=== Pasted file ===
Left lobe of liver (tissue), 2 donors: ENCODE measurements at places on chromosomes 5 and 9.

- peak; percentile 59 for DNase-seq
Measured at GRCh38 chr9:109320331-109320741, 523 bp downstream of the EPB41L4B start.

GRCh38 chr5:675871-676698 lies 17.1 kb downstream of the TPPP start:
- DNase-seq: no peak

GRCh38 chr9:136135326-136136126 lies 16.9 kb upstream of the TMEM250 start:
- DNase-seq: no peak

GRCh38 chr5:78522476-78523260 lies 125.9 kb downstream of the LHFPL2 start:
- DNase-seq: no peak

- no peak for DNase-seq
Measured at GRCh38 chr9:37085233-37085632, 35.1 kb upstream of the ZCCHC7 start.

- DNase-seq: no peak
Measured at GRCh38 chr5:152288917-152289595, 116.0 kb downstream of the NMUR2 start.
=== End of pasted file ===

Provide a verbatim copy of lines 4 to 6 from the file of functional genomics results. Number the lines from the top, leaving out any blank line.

GRCh38 chr5:675871-676698 lies 17.1 kb downstream of the TPPP start:
- DNase-seq: no peak

GRCh38 chr9:136135326-136136126 lies 16.9 kb upstream of the TMEM250 start: